Gen V review: The Boys spinoff serves up a bloody good coming-of-age story

Meera Jacka
Gen V spoiler-free review

Gen V relishes its R-rating with a coming-of-age story packed full of social commentary, violence, and outrageous humor The Boys franchise has become synonymous with. Here’s our spoiler-free review of the first six episodes of Season 1.

The Boys is a shockingly violent and satirical take on the superhero genre that sees various aspects of pop culture splayed across the screen amongst an ensemble of blood, guts, and nudity.

Debuting in 2019, the show has been a major success and is spreading its wings into a franchise of its own. There’s already an animated anthology — The Boys Presents: Diabolical — and the latest spin-off, Gen V, now explores the complexities of growing up as a “Supe” in university.

Fun, outrageous, and a little on the nose at times, influencer culture and internet addiction take front and center stage as the ongoing gag throughout the series, and there are definitely some jaw-dropping scenes for fans to look forward to.

Gen V pushes The Boys’ boundaries

Recently, coming-of-age TV dramas have frequently featured high schoolers engaging in a world of sex, drugs, and violence that many deem unbefitting considering the characters’ supposed ages (ahem, Euphoria and Riverdale).

Having clearly taken note of this trend, Gen V is pushing boundaries further and ramping things up to the next level by keeping the classic formula intact while dousing up the antics for its well-deserved R-rating.

The story follows Jaz Sinclair’s Marie Moreau as she attends Godolkin University School of Crimefighting in hopes of mastering her blood-bending powers and joining the top-ranking students for a chance at a better life. She’s got all the characteristics of a main character, including a tragic backstory that continues to haunt her and some troubles of the heart that stem largely from frustrating miscommunication.

With the school backed by Vought International, it’s unsurprising that Moreau quickly finds herself in hot water as power (in every sense of the word) is once more abused for personal gain. In true Boys fashion, Gen V’s studious Supes are hormonal and eager to show off their talents, and there’s added depth through the show’s mocking of Gen Z’s online obsession.

However, at times the pacing can be a little slow and characters occasionally struggle to escape their archetypal molds.

Nonetheless, the show is undoubtedly fun and packed full of dark humor that sees The Xavier Institute meet Battle Royal in a brilliantly crude fashion. The characters are enjoyable to watch and best of all, Gen V knows how to utilize its diverse range of powers in bizarre ways never seen before on screen — for anyone a fan of The Boys’ infamous Herogasm episode, this spin-off’s definitely got something for you.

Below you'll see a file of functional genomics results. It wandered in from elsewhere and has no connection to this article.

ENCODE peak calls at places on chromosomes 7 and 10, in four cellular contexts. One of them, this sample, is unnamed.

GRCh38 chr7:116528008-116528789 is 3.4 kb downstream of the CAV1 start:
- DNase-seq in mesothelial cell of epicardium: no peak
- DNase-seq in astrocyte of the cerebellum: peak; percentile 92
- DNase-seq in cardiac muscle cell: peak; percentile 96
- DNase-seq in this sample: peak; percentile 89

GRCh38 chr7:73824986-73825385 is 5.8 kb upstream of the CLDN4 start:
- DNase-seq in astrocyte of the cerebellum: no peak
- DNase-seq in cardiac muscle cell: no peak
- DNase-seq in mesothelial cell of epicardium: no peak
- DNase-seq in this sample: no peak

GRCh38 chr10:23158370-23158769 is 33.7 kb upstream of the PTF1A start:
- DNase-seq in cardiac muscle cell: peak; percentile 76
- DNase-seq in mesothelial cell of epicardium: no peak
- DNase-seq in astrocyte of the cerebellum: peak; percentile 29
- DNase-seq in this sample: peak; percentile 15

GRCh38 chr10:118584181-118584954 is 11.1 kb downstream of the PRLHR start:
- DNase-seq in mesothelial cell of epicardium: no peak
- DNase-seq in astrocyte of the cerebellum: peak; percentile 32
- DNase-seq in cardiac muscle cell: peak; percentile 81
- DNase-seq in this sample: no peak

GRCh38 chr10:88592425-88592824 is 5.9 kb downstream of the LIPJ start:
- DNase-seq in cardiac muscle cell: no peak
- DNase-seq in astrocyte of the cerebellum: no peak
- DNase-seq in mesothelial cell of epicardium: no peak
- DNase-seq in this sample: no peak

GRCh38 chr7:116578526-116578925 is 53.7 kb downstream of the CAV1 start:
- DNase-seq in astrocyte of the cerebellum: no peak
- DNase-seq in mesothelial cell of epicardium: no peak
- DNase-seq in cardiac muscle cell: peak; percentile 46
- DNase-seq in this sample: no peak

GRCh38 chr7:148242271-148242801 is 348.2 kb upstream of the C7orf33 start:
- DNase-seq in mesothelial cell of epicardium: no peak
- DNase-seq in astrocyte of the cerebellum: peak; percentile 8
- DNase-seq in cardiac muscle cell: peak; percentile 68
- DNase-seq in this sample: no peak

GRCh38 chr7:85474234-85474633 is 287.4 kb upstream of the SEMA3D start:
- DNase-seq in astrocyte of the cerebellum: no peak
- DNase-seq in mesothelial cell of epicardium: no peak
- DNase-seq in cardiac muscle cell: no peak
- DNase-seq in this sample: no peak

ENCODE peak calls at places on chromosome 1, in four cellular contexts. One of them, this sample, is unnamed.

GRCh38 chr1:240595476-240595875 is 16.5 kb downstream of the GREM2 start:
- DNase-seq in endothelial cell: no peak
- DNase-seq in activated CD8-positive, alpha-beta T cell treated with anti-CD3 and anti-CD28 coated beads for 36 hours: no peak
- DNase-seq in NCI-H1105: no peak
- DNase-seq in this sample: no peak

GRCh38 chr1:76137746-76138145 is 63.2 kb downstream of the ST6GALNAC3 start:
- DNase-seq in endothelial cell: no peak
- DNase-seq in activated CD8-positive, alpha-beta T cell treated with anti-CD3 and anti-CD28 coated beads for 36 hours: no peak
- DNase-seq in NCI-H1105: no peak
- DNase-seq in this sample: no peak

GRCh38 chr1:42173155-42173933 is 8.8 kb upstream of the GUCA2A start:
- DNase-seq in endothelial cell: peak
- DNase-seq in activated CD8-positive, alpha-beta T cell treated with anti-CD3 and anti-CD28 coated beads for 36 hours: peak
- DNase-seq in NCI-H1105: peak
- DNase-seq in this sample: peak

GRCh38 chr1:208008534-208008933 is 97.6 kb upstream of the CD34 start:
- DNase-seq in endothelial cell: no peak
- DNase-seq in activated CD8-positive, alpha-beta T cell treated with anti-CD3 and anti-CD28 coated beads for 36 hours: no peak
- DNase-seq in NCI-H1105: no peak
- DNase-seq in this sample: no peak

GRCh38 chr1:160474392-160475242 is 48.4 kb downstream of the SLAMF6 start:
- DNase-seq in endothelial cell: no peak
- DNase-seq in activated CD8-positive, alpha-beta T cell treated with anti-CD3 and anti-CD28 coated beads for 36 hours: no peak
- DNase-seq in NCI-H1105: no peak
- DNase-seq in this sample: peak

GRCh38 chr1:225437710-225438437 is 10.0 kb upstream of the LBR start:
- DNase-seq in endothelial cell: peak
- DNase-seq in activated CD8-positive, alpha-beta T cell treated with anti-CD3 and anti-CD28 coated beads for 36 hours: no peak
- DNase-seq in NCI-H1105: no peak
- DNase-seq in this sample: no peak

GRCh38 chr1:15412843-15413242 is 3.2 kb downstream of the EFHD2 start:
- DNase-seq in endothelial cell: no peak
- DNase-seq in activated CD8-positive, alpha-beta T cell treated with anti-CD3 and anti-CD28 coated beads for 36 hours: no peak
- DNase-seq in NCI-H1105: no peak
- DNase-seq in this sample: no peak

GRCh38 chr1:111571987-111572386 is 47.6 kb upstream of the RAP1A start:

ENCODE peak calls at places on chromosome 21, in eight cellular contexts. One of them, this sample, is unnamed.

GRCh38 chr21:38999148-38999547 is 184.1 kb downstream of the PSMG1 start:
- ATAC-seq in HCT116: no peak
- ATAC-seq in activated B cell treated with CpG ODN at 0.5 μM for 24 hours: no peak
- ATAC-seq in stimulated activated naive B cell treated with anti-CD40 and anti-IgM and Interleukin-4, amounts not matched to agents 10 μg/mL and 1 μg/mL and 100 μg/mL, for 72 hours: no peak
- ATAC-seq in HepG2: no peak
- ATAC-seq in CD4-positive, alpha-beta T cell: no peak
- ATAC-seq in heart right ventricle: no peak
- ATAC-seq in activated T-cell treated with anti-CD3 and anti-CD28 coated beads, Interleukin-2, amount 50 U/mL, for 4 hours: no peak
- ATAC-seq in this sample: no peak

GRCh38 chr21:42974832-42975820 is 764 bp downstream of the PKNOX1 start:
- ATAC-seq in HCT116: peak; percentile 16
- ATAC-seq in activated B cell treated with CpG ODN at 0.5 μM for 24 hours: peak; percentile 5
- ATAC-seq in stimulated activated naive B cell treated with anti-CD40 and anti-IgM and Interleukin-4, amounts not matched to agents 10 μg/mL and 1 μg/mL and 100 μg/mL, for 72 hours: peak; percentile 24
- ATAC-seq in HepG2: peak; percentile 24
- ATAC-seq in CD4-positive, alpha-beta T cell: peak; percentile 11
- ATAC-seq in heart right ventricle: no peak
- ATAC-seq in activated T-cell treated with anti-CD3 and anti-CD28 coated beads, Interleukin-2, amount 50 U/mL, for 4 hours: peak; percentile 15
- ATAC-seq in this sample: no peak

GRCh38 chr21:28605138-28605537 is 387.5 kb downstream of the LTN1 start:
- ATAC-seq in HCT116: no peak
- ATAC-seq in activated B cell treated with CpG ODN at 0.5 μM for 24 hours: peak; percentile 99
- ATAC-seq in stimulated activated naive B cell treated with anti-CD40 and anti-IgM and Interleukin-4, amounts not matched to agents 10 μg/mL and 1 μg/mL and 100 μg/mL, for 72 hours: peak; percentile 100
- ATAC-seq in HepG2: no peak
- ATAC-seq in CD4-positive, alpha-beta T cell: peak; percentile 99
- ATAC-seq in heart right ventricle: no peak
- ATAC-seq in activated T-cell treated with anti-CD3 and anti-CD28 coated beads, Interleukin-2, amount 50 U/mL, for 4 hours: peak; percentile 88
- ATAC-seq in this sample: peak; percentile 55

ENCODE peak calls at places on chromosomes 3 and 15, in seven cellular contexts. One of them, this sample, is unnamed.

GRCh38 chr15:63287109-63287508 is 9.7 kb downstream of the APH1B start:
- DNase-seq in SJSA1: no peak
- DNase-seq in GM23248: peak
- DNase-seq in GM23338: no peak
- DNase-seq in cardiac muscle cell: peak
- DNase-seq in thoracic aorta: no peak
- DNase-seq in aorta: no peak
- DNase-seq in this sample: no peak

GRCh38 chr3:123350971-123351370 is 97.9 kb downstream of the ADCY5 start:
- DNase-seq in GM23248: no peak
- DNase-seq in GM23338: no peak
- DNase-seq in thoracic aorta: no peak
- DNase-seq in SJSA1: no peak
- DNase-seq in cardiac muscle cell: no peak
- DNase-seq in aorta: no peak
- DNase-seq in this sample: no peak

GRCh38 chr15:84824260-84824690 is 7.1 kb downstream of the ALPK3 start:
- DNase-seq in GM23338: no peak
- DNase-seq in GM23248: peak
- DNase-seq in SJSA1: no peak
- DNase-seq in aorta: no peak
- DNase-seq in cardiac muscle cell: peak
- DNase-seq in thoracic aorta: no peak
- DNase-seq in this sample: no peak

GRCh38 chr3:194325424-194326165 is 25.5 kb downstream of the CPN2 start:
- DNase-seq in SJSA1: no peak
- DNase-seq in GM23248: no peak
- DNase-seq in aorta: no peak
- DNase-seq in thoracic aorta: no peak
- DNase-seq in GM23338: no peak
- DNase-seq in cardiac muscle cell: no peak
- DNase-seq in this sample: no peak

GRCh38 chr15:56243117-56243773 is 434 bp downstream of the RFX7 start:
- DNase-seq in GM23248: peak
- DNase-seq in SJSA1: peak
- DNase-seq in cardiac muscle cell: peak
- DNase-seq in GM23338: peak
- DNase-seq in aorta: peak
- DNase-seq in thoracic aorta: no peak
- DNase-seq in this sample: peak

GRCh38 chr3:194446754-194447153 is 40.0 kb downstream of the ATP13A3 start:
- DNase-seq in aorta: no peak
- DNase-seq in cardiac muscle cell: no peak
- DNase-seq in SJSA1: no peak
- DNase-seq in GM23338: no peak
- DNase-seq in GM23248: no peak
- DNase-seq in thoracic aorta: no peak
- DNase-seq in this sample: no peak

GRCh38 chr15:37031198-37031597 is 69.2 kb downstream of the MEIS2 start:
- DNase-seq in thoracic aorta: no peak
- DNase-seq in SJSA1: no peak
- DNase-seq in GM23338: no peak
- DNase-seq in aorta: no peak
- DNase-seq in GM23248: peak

Moreso, mixing superpowers with sex, drugs, and gore has once again proven to be an interesting and unique method of engagement with current social and political issues. Gen V sees these hot topics manifested in a much more literal sense, and the result is a thoroughly enjoyable “teen” drama whose shortcomings are easily forgiven.

There are plenty of easter eggs to spot and the actors do well selling their roles as troubled adolescents navigating adulthood and the immense responsibility of their superpowers all the same. The show’s themes and messages ultimately resonate and are addressed with care despite the series’ otherwise “vulgar” reputation.

With two more episodes still to go at the time of this initial review, here’s hoping Gen V continues to amp up its shocking twists for a Homelander-worthy season 1 finale. It certainly looks to be promising and as Joe Rogan previously told Empire, “Gen V has some really crazy sh*t in it.”

You can check out our other coverage on Gen V here.

About The Author

Meera Jacka is a Senior Entertainment and Trending News Writer on the Australian Dexerto team. She completed her undergrad at Curtin University with a double major in professional writing and publishing and creative writing, graduating with Honours in creative writing. A horror fan with a guilty pleasure in reality TV, Meera covers all things entertainment and trending news, with the occasional film and gaming content thrown in the mix. Contact Meera at